Google has announced changes to its search engine in an attempt to curb online piracy.
The company has long been criticised for enabling people to find sites to download entertainment illegally.
The entertainment industry has argued that illegal sites should be “demoted” in search results.
The new measures, mostly welcomed by music trade group the BPI, will instead point users towards legal alternatives such as Spotify and Google Play.
Google will now list these legal services in a box at the top of the search results, as well as in a box on the right-hand side of the page.
Crucially, however, these will be adverts – meaning if legal sites want to appear there, they will need to pay Google for the placement.
The BPI said that while it was “broadly” pleased with Google’s changes, it did not think sites should have to pay.
“There should be no cost when it comes to serving consumers with results for legal services,” a spokesman told the BBC.
“Instead we have urged Google to use the machine-readable data on the Music Matters website, which lists all services licensed in the UK, and to promote these legal services above illegal sites and results in their search, using appropriate weighting applied fairly and equally across services.”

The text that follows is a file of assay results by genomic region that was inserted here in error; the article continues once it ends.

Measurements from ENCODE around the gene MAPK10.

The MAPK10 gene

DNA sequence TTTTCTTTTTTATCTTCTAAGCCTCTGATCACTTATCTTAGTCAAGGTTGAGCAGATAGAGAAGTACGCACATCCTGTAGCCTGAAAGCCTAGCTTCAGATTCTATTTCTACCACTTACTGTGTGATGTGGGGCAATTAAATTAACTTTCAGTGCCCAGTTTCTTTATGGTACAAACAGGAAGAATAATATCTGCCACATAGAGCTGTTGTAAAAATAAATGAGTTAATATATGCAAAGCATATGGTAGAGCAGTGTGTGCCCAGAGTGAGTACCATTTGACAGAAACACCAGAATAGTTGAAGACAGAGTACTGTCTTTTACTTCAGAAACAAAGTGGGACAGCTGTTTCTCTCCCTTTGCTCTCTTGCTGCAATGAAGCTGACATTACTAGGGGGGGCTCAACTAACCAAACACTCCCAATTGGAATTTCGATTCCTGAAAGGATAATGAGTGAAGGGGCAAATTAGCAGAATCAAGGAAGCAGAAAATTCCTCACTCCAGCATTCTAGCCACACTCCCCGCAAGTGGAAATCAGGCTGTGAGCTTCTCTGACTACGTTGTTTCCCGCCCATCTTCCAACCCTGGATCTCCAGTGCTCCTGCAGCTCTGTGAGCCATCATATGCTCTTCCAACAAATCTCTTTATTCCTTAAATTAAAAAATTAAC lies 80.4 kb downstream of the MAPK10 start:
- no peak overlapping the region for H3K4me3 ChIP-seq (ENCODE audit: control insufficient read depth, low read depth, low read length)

Google has also added extra measures to doctor its search results so that links pointing to illegal content fall lower in results, with legal sites floating to the top.
The company has been doing this for several years, but now says it has “refined the signal” for detecting these links.
To coincide with the announcement, Google published a report into the measures it has put in place across its various websites.
SOURCE: Dave Lee